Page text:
With over 100,000 members - share how you were initially introduced to open source technology! We have varying stories, backgrounds, industries and skill levels that make up the fabric of this community, we would love to hear how your story began.
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I firstly learn about open source technology with a training get from a training institution and after that I learn many terms regarding to this technology by self.
now I am a system administrator with a company.
I was using various Unixes at work; eventually, when the internet became accessible, I started hearing about "Linux" and one fine day downloaded Red Hat Linux at home; installed it and found it extremely convenient to use. Creating solutions using Red Hat Linux became a side-hobby for me (samba, bash, appletalk, ipchains, honeypots, etc.) and eventually it has been my main professional tool. The past 6 years with Openshift Container Platform and Ansible, has of course, added to the ease with which I could use "open source" - adoption has happened in corporate networks where hybrid (open source, closed source, other source) patterns co-exist. My work in the 'cloud' space has been greatly enhanced, mostly because of whatever I keep learning in the "open source" spaces!
I was working at IBM in 1994 (I believe). Well at that time they were deep in the OS battle of OS/2 vs Windows (Warp was coming out and Win95 was on the horizon) I always had a soft spot for X-Windows from my college days but had no option for something like that at work since we were 100% IBM PC for obvious reasons. Finally got a 'spare' machine and installed Slackware. It was a struggle to get stuff working and I got a lot of creative comments. Big blue was not a fan of my pet project at the time.
I kept telling management there that Linux was going places ... haha...good times
A few years later, I did manage to meet Bob Young while working at the Lulu Tech Circus in Raleigh, NC. It was after he departed RH but it was a very surreal experience. I still have a Lulu hat that I made him autograph for me
To break away from the cost of proprietary OS and software , I sought help from Fedora and the red-hat , the choices and alternative I got in the form of PostgreSQL, Mysql, python, perl encouraged me more towards Open source.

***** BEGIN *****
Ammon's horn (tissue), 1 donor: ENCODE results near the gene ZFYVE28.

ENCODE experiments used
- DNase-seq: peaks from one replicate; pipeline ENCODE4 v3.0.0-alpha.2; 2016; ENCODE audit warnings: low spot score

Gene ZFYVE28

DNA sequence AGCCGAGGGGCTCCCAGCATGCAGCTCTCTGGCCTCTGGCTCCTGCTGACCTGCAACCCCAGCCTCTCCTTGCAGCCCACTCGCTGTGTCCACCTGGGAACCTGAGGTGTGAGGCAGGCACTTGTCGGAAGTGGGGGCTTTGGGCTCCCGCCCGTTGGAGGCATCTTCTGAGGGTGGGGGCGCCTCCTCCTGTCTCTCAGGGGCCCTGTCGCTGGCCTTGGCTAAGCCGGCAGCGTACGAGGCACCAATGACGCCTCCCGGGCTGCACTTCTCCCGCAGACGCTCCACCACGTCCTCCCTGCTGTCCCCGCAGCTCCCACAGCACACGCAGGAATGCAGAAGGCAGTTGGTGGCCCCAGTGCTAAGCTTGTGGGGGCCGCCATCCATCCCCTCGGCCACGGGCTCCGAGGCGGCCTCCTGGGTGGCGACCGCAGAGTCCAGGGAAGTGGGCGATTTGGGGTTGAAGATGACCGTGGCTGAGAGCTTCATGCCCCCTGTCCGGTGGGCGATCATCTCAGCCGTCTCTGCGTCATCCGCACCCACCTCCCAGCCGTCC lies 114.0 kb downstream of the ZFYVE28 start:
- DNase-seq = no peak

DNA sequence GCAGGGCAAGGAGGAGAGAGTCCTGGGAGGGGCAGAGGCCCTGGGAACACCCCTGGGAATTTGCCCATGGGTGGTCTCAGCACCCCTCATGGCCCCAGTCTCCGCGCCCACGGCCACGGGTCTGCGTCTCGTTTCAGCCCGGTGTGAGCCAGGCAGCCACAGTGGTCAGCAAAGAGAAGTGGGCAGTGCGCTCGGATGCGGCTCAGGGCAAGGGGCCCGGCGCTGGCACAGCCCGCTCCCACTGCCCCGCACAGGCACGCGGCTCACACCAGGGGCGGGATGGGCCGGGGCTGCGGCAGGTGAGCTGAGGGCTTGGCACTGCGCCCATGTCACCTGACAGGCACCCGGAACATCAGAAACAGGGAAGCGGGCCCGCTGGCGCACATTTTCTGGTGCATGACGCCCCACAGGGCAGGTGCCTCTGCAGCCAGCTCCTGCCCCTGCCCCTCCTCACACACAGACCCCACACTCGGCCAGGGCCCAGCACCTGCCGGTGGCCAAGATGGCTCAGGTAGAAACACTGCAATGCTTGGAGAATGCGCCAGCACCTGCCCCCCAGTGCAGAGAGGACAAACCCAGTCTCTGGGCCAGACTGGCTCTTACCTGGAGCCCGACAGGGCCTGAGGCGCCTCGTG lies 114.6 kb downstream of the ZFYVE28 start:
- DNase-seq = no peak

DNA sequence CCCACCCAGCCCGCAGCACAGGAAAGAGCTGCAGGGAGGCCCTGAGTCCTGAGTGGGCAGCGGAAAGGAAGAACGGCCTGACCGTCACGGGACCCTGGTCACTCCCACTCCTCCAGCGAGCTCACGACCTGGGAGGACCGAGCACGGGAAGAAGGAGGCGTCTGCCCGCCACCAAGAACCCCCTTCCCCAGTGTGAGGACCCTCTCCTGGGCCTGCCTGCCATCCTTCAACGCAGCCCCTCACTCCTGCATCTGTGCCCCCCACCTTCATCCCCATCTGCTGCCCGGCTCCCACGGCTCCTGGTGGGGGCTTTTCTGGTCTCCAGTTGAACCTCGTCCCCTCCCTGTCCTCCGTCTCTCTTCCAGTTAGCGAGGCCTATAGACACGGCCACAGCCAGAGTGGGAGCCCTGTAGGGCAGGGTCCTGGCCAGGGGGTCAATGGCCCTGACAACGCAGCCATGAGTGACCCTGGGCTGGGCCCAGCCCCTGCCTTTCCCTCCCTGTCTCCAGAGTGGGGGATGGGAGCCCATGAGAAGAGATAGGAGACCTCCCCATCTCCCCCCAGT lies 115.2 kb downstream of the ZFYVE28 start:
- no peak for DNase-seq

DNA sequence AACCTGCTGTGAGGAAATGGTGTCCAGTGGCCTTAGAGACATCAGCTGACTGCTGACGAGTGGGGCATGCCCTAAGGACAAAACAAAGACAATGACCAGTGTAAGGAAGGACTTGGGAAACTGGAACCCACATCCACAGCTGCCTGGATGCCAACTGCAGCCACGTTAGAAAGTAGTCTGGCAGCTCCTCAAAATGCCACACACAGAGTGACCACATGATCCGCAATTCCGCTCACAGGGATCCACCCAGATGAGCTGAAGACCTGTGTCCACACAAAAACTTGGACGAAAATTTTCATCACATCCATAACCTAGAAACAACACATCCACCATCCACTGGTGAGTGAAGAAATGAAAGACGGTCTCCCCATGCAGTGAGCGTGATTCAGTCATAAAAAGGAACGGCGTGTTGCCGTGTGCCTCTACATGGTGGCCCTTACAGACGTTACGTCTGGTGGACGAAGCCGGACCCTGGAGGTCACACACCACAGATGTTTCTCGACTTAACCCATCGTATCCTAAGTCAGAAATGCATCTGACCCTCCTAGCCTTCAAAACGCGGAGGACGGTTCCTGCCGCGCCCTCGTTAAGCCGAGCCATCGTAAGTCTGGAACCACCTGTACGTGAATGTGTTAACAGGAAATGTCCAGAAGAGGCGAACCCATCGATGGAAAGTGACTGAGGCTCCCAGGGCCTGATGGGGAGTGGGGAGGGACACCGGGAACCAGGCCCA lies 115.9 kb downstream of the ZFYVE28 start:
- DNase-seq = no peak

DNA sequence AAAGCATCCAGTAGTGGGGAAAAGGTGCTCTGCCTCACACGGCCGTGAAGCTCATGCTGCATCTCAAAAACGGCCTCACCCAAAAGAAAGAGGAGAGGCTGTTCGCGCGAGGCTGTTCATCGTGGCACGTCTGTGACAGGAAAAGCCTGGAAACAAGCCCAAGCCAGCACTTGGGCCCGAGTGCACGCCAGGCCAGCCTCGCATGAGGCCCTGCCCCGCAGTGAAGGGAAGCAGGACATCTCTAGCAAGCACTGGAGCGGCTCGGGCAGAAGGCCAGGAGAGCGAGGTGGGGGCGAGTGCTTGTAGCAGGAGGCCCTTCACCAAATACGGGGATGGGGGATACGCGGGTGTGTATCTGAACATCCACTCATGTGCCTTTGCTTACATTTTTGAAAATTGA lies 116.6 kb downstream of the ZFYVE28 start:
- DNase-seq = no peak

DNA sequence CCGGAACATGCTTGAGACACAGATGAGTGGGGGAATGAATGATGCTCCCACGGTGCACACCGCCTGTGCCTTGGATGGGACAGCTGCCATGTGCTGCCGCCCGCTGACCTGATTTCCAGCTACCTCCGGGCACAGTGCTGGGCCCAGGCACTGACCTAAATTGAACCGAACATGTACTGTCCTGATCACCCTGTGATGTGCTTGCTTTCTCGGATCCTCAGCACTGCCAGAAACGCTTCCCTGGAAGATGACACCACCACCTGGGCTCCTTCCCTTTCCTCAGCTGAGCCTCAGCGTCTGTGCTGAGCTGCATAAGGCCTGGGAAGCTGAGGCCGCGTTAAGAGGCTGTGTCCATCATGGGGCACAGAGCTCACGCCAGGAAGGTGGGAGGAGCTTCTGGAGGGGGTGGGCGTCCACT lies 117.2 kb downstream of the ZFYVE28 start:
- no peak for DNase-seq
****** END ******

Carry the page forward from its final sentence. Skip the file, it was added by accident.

I was introduced to Open source concept while reading a book on comparative religions "Being Different - by Rajiv Malhotra" , i have worked all my life on Microsoft platforms and never had a chance to explore this area. After reading his ideas wherein he compares this concept from Indian culture, it got me interested to see why there is so much of varieties in Indian culture (food, language, Gods etc) and still there is a perfect harmony. I had heard about open source in past but never bothered to learn, after some research i found that the same analogy mentioned in the books applies here as well and why such world class products come from open source. On a lighter note -- it also makes sense to join the community that respects and innovates and keeps your job safe
I was initially introduced to open source at IBM. As part of the System x server group, the connection to open source technologies, like RHEL, was an important part of the strategy.
It's actually a funny story... In the early '90's I started repairing PC's, monitors, printers, etc., in a computer shop. I originally worked with MS-DOS, Windows and later on did some networking with Novell Netware and WinNT. At some point, I've been MCSE on WinNT4. Luckily, that's all a long time ago, but this is where I was coming from.
Around 1997 or 1998 I had a friend who thought that (Red Hat) Linux was great, and he urged me to try it, as "it is much better than MS-DOS or Windows". At first, I tried Red Hat Linux 5.2, but things didn't work: I had 2 Intel EE16 NIC's inserted, and only 1 NIC was recognized (yes, I wanted to try to build a firewall using a PC I had lying around). At that time, my *nix and thus Linux knowledge was close to non-existent, so I left it alone, "having other things to do". Also, the internet wasn't of as much help as it is today.
When this friend alerted me that Red Hat Linux 6.0 was released, I gave it another try, promising myself that if it still didn't work, I'd never touch Linux again. However, with that version the issue I had was solved, so I stuck with it. From that time, I've been using Linux more and more, bringing it into places where I had issues with Windows and I knew that I could fix it easily by using Linux instead.
Finally, in 2006, I made the jump to full-time Linux administration, and in 2009 (or so) I started using Fedora as my primary desktop OS. I'm RHCE certified since RHEL 6.